Why the world is imagined: A summary
To mark the release of the Uniform Reprints of my first six books—a major consolidation of my work—I want to summarize below, in language accessible to anyone, the key points of the philosophy explicated in much more detail in those books. So here we go.
According to the mainstream materialist paradigm, the world out there is made of subatomic particles and force fields outside and independent of consciousness. This world allegedly has no intrinsic qualities—such as color, flavor, smell, etc.—consisting instead of purely abstract quantities and mathematical relationships. The qualities of experience, according to this view, are created inside our skull by our brain: living organisms capture abstract stimuli from the external world through their sense organs, and then their brains supposedly translate these stimuli into the experiences that constitute their entire lives.
The notion that all colors, flavors, smells, etc., exist only inside our heads—instead of in the world beyond our heads—is profoundly counterintuitive. The motivation for believing it is the need to make sense of at least two facts: (a) there are strong correlations between patterns of brain activity and inner experience, which seems to implicate the brain in creating experience; and (b) we all seem to share the same world, so if experience is created by our individual brains, there must be something out there that isn’t experiential in nature, but which nonetheless modulates the experiences of different people through their respective sense organs. This non-experiential ‘something’ out there—that is, subatomic particles and force fields—allegedly is the world we all share.
The problem is that an increasing array of evidence seems to contradict the notion that experience is somehow created by patterns of brain activity. If this notion were correct, one would expect richer experience to always correlate with increased metabolism in the neural correlates of experience. Yet, the opposite has been observed.
|The Uniform Reprint collection.|
Indeed, psychedelic trances, which represent unfathomable enrichment of experience, are accompanied only by reductions in brain metabolism. Similarly, it has been observed that the brain activity of experienced mediums is reduced during the process of psychography. Patients who have undergone brain damage due to surgery have also been observed to have richer feelings of self-transcendence after surgery. Pilots undergoing G-force-induced loss of consciousness also report “memorable dreams,” even though blood flow to their brains is reduced. Teenagers worldwide play a dangerous game of partial strangulation, because the reduction in blood flow to their head leads to rich experiences of euphoria and self-transcendence. The list goes on, but the point should be clear: there are many cases in which brain function impairment correlates with enriched awareness, which seems to contradict the mainstream materialist paradigm.
To resolve this dilemma, one simply needs a subtle shift in perspective, a different way of seeing what is going on. Consider, for instance, lightning: Do we say that lightning causes atmospheric electric discharge? Certainly not: lightning is simply what atmospheric electric discharge looks like. Similarly, flames don’t cause the associated combustion: they are simply what the combustion looks like. Finally, a whirlpool in a stream doesn’t cause water localization in the stream: it is simply what water localization looks like.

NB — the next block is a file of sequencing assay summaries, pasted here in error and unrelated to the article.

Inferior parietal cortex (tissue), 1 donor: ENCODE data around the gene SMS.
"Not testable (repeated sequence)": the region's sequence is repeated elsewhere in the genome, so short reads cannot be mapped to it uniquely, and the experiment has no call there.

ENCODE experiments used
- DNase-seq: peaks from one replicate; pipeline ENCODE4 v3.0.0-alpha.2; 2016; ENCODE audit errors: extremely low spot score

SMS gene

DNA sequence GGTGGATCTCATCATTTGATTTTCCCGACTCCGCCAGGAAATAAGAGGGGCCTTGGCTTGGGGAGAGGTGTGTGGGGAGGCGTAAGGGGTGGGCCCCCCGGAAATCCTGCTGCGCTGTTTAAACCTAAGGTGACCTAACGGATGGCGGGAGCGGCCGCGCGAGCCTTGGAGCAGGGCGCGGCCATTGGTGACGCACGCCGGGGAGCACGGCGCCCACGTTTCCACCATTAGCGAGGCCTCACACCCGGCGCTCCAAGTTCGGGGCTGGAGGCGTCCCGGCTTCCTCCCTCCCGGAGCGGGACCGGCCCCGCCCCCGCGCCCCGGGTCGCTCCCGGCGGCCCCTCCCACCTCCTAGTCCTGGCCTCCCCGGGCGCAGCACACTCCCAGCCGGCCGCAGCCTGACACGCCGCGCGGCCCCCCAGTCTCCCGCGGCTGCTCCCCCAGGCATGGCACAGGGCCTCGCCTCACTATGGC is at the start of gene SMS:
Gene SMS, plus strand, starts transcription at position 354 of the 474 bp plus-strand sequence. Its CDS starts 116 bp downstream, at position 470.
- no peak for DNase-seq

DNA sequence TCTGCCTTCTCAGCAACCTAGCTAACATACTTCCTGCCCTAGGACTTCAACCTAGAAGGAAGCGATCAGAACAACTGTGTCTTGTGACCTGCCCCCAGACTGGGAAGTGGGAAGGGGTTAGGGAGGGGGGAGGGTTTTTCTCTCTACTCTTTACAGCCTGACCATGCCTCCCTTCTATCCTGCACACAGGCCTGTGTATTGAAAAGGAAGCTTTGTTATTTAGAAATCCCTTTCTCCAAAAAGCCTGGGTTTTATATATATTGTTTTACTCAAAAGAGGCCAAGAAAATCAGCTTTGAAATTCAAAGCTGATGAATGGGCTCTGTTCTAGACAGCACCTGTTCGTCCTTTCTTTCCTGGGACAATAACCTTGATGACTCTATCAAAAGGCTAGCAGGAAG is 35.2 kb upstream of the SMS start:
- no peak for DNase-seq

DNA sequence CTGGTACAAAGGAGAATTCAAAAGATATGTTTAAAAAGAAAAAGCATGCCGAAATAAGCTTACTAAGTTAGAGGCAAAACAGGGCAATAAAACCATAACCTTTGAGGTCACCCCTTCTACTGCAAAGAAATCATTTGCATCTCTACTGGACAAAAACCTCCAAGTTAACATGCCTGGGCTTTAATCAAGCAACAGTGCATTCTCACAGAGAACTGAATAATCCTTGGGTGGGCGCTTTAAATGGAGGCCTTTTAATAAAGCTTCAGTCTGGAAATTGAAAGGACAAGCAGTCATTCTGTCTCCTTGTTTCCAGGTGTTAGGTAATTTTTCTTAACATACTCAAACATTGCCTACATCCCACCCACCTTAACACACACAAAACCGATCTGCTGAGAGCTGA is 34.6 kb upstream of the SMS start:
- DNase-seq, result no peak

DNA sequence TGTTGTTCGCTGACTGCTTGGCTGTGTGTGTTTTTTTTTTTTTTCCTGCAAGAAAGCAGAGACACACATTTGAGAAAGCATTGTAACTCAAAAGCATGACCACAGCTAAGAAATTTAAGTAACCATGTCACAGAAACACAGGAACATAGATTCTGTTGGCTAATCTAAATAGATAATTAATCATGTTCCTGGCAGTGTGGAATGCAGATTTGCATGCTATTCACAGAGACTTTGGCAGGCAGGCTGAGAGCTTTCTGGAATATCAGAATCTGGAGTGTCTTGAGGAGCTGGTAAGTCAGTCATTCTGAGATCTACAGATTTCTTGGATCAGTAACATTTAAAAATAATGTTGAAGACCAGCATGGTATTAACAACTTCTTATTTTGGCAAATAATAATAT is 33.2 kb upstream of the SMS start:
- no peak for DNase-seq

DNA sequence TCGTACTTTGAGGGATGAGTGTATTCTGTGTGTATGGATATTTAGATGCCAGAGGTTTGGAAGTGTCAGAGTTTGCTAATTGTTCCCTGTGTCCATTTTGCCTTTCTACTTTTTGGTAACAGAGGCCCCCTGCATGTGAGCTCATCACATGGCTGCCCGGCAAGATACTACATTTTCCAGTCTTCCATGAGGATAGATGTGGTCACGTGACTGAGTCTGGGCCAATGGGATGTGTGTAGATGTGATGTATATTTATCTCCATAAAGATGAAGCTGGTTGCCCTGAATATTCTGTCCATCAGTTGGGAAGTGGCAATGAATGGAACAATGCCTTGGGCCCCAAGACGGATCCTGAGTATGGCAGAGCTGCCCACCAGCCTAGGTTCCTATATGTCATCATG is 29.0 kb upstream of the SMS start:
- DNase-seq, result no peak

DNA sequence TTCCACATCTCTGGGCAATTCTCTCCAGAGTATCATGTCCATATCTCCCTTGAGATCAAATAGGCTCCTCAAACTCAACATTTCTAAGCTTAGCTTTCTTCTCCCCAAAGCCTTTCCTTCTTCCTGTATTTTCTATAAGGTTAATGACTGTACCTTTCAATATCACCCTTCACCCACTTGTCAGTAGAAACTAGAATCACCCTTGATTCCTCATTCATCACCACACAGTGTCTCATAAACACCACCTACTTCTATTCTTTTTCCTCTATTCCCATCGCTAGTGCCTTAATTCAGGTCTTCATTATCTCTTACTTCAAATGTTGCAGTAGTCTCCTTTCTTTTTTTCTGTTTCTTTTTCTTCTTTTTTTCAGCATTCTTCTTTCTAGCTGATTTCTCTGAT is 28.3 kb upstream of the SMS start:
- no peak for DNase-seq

These images—lightning, flames, whirlpools—say something about the process they are an image of: for instance, we can deduce many things about combustion from the color and behavior of the associated flames. More generally speaking, we say that there are correlations between the process and its image, for the latter is a representation—incomplete, as the case may be—of the former.
Returning to the whirlpool example, notice also that there is nothing to a whirlpool but water. You can’t ‘lift a whirlpool out of the water,’ so to speak. Yet, the whirlpool is a concrete and identifiable phenomenon: one can delineate its boundaries, point at it and say: “There is a whirlpool!” Images of processes can, after all, be very concrete indeed.
I thus submit that the brain—in fact, the whole body—is merely the image of a process of localization in universal consciousness; a localization of experience that, from a first-person perspective, makes up our private inner lives. The body-brain system is like a whirlpool in the stream of universal experiences.
The brain doesn’t generate experience for the same reason that a whirlpool doesn’t generate water. Yet, brain activity correlates with inner experience—the localized contents of the whirlpool—because it is what the latter looks like from a second-person perspective, just as lightning is what atmospheric electric discharge looks like from the outside.
The brain isn’t the cause of experience for the same reason that lightning isn’t the cause of atmospheric electric discharge, or that flames aren’t the cause of combustion. Just as flames are but the image of the process of combustion, the body-brain system is but the image of localized experience in the stream of universal consciousness.
In the same way that there is nothing to a whirlpool but water, I submit that there is nothing to a living body but universal consciousness. Yet, just as one can delineate the boundaries of a whirlpool and say “there is a whirlpool,” one can delineate the boundaries of a living body and say: “There is a body!” This explains the felt concreteness of living organisms under the hypothesis that all there is to them is universal consciousness.
The above is but a teaser of a much more elaborate theory of reality that is discussed in the six books of the now-available Uniform Reprints. I invite interested readers to peruse these books if they find the teaser above intriguing.